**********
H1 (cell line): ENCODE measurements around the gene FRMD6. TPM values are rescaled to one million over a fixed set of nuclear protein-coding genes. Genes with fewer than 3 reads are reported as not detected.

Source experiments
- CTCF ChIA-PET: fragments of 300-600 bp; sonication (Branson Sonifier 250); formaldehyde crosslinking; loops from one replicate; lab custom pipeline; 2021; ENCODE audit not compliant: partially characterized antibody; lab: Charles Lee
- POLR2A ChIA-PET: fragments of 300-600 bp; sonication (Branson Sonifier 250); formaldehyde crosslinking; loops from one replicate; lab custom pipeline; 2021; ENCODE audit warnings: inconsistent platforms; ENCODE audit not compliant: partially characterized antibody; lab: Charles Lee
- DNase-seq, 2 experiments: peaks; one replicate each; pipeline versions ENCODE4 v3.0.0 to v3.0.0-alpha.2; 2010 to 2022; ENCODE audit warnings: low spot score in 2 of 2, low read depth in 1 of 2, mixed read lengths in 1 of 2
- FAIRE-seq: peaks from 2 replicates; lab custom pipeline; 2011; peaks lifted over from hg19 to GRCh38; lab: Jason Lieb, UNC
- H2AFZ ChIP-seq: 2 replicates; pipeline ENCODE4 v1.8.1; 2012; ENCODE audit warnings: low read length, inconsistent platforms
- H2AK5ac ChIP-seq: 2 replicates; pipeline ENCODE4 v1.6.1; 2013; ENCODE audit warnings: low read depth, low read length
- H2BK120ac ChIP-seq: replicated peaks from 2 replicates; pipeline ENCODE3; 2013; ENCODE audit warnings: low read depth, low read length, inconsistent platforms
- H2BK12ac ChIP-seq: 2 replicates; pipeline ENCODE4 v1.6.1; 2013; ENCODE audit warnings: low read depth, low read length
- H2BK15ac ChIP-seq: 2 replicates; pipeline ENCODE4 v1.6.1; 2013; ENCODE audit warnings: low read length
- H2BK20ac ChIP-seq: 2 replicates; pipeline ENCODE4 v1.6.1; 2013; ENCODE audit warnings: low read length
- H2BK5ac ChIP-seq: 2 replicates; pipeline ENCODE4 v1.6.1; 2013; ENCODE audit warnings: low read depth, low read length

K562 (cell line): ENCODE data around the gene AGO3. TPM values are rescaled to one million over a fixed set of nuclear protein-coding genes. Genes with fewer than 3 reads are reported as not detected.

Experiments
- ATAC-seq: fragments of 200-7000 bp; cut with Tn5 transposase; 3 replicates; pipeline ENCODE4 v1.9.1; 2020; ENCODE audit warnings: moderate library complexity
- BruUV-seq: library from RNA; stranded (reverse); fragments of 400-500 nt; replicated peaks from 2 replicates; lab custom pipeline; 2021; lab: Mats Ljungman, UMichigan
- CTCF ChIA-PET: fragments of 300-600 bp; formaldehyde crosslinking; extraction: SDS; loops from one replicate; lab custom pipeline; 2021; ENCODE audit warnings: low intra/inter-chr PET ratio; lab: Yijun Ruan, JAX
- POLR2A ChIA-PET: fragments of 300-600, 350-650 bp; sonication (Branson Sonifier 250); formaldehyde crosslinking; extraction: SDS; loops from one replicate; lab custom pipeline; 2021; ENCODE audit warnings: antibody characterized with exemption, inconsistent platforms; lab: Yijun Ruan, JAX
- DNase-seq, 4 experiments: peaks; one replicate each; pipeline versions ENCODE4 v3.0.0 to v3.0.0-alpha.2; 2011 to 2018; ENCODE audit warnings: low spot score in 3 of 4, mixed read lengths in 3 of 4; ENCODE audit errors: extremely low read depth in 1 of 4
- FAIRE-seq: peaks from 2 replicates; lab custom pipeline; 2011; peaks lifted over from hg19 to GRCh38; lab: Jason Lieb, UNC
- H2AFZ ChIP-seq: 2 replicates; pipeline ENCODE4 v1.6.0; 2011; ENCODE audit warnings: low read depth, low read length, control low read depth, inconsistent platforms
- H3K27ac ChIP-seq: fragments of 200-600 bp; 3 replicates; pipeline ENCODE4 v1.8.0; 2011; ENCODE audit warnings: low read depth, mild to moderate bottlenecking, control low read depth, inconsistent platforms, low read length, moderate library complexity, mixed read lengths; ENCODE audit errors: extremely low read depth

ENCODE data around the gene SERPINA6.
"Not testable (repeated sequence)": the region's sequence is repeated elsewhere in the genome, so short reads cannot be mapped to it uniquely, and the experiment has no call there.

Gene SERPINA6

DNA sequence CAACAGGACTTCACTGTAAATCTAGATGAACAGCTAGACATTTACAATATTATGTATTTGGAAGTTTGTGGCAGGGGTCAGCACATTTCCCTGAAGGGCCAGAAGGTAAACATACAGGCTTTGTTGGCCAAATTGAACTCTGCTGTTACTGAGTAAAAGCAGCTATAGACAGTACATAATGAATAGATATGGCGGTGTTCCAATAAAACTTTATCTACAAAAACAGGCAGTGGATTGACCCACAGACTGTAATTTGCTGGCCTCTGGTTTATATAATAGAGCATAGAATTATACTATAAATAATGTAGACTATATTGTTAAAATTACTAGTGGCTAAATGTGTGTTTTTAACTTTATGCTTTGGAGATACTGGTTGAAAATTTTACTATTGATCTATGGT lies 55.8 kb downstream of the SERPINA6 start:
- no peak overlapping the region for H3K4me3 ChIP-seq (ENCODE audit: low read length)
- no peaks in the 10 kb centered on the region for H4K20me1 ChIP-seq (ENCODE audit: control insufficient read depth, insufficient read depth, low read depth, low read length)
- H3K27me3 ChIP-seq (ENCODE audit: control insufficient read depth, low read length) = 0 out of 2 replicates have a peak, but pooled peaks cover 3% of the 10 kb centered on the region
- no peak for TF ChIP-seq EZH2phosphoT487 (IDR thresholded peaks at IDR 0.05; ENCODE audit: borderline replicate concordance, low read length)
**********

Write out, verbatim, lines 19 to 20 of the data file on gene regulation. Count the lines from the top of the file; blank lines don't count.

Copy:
- POLR2A ChIA-PET: fragments of 300-600, 350-650 bp; sonication (Branson Sonifier 250); formaldehyde crosslinking; extraction: SDS; loops from one replicate; lab custom pipeline; 2021; ENCODE audit warnings: antibody characterized with exemption, inconsistent platforms; lab: Yijun Ruan, JAX
- DNase-seq, 4 experiments: peaks; one replicate each; pipeline versions ENCODE4 v3.0.0 to v3.0.0-alpha.2; 2011 to 2018; ENCODE audit warnings: low spot score in 3 of 4, mixed read lengths in 3 of 4; ENCODE audit errors: extremely low read depth in 1 of 4